A: Each concentration area has a specific planning guide.  Your specific planning guide was sent to you once you were admitted into the program. The planning guide outlines what courses are required for your program and when they are offered.  Our courses are offered on a two-year cycle.  It is important to take classes as they are offered because they will not be offered again for two years.

Q: How are courses delivered and received?  Where do I go?

A: Most courses are delivered at designated USU Extension Centers throughout the state via two-way live audio/video.  Students and instructors interact in "real time". Students may attend class at whichever extension site is closest to them.  A map of extension sites can be found on the USU Distance Education website . Courses start at 4:30 pm or 7:15 pm once per week.  Some courses may be delivered in person at USU Extension sites or an Adobe Connect, an online system for interactive broadcasts.

Q:What is the difference between a thesis and a creative project?

A: Theses and projects differ based on (a) nature of research, (b) expectations of masters program, and (c) whether the student plans future academic work.

          (a) Nature of research. 

A thesis usually involves a single-subject, quasi-experimental, or true experimental design that can demonstrate a functional relationship between an independent and dependent variable. These designs are explained in your research courses.  A student works closely with the Major Professor of the supervisory committee to identify research questions, design and implement research, then reports regularly to the the Major Professor on status of data collcted.  Examples of proposed and finished theses can be found in our Thesis Library .

In contrast, a creative project involves a survey, one-group pretest and posttest, review of previously collected data, or qualitative study.  These types of research are explained in your research courses.  A student works with the Major Professor on an agreed-upon research question and reports to the Major Professor periodically on the status of data collected.  Examples of proposed and finished creative projects can be found in our Creative Project Library .

          (b) Expectations for each program.

Each masters concentration area has requirements of students regarding theses/projects:

Concentration Requirement Examples of Titles
Administrative and Supervisory Credential Creative Project Perceptions of elementary school principals of inclusive education involvement for students with disabilities
Board Certified Behavior Analysis Thesis Peer-implemented script fading to teach play-based verbal initiations in children with autism
Special Education Thesis or Creative Project
Discuss with Major Professor
Using computer-assisted instruction to teach narrative writing skills to students with disabilities
Transition Thesis or Creative Project
Discuss with Major Professor
Examining barriers and facilitiators of community based vocational instruction for students with moderate to significant disabilities
          (c) Future academic work.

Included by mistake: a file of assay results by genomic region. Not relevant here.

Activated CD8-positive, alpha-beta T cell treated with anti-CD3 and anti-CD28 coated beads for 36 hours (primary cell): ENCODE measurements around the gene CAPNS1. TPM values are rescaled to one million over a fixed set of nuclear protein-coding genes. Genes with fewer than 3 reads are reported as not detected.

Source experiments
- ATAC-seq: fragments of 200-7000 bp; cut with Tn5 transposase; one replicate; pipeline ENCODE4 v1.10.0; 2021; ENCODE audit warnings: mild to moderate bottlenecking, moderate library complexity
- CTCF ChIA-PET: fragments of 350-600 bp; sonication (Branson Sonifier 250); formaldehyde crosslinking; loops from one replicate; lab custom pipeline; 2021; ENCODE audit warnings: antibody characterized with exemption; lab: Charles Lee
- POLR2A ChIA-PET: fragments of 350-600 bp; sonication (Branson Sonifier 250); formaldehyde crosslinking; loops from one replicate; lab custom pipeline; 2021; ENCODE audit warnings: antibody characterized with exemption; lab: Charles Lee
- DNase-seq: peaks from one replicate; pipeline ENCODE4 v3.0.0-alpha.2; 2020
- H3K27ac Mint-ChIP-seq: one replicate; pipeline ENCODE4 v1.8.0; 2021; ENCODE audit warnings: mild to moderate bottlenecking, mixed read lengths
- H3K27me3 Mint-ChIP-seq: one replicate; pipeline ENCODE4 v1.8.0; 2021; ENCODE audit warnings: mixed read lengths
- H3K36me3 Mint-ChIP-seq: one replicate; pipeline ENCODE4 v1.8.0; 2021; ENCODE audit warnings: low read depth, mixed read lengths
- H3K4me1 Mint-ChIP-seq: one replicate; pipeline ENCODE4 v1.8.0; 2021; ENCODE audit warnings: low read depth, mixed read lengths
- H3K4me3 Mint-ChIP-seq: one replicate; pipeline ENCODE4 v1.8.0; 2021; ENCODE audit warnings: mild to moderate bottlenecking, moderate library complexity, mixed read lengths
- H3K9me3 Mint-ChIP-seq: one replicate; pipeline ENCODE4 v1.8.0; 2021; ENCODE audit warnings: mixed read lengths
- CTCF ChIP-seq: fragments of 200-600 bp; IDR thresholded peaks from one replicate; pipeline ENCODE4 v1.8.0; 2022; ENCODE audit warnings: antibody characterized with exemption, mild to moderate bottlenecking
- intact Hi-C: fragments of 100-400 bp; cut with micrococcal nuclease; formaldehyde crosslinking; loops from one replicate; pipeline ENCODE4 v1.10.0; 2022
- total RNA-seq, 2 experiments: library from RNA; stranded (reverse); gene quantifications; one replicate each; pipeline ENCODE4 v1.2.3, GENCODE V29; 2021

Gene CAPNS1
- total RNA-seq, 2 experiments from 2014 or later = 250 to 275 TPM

Theses and creative projects are distinguished on the basis of career plans of students. Those considering future academic work, especially a Ph.D., are advised to conduct a thesis to gain research experience. Those planning on a career as an educator with no likelihood of future academic work are advised to conduct a creative project.

Q: What is the length of a finished thesis or project?

A: Finished theses and projects vary in length depending on scope and specificity. The median length of recently completed theses was 40 pages, excluding appendices. The median length of recenlty completed creative projects was 35 pages, excluding appendices.  Both theses and creative projects require implementation of research, collection of data, and data analysis.

Q: How many credits are involved for the thesis/project and when do I register?

A: Master of Education (MEd) and Master of Science (MS) students are required to take 6 thesis/creative project credits. Students register for these credits at the end of their program and with the approval of the their Major Professor.

Q: How/how much/when do I contact my Major Professor/Advisor?

A: It is a good idea to contact your Major Professor before the end of your first year of courses.  To identify your Major Professor/Advisor, contact the Administrative Assistant.  There are at least two reasons to contact your Major Professor at this point:

  1. In addition to introducting yourself, you can ask your Major Professor whether he/she wants you to substitute other faculty on your supervisory committee.
  2. Because it is time to plan your thesis or creative project, your Major Professor may have recommendations for areas of research to review.

Major Professors have different expectations for communication. Most prefer to use email, but beyond that there are different preferences for how frequently you should keep in touch regarding review of literature, drafts of a proposal, or data collection.  Ask your Major Professor to assist in determining how often you should keep in touch.

Q: Who selects the faculty members for my Supervisory Committee?

A: Usually the members of a students supervisory committee are selected by the department but students may request that certain faculty members serve on their committee. 

Q:What is important about the Program of Study?

A: The Program of Study informs the School of Graduate Studies regarding courses you are taking and when you will be taking them. It will also give them an estimation of when you will be graduating.  The Administrative Assistant/GPC will contact you when it is time to submit your program of study.